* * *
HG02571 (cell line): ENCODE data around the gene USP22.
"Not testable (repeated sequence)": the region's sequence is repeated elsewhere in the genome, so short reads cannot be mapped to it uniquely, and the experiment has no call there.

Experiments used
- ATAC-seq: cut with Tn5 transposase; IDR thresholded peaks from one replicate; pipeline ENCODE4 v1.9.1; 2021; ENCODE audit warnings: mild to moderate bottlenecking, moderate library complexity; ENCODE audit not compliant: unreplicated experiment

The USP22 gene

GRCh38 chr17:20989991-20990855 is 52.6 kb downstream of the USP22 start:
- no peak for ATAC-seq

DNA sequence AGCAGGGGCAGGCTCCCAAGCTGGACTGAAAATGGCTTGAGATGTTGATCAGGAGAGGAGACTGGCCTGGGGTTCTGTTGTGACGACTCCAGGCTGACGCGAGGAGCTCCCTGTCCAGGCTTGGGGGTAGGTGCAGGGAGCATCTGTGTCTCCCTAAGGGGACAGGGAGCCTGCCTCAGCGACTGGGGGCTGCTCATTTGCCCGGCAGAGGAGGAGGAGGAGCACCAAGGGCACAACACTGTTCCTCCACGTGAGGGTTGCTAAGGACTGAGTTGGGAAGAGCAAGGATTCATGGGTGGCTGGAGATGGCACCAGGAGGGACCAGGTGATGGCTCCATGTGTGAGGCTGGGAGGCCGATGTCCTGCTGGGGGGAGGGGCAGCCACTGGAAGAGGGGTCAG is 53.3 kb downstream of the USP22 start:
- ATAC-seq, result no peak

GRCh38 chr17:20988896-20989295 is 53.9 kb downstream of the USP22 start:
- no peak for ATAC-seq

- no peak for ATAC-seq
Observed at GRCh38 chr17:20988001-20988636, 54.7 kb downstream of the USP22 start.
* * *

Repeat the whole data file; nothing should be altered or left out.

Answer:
HG02571 (cell line): ENCODE data around the gene USP22.
"Not testable (repeated sequence)": the region's sequence is repeated elsewhere in the genome, so short reads cannot be mapped to it uniquely, and the experiment has no call there.

Experiments used
- ATAC-seq: cut with Tn5 transposase; IDR thresholded peaks from one replicate; pipeline ENCODE4 v1.9.1; 2021; ENCODE audit warnings: mild to moderate bottlenecking, moderate library complexity; ENCODE audit not compliant: unreplicated experiment

The USP22 gene

GRCh38 chr17:20989991-20990855 is 52.6 kb downstream of the USP22 start:
- no peak for ATAC-seq

DNA sequence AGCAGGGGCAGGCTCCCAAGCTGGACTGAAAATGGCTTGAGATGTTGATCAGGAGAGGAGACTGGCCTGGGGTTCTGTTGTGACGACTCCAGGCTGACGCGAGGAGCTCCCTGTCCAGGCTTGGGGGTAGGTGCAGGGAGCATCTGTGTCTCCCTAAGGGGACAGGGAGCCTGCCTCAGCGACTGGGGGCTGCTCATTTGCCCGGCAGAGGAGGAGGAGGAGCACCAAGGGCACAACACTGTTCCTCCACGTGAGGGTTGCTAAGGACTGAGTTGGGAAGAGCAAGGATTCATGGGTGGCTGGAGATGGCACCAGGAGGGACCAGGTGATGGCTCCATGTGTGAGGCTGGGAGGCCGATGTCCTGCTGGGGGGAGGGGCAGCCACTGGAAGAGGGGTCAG is 53.3 kb downstream of the USP22 start:
- ATAC-seq, result no peak

GRCh38 chr17:20988896-20989295 is 53.9 kb downstream of the USP22 start:
- no peak for ATAC-seq

- no peak for ATAC-seq
Observed at GRCh38 chr17:20988001-20988636, 54.7 kb downstream of the USP22 start.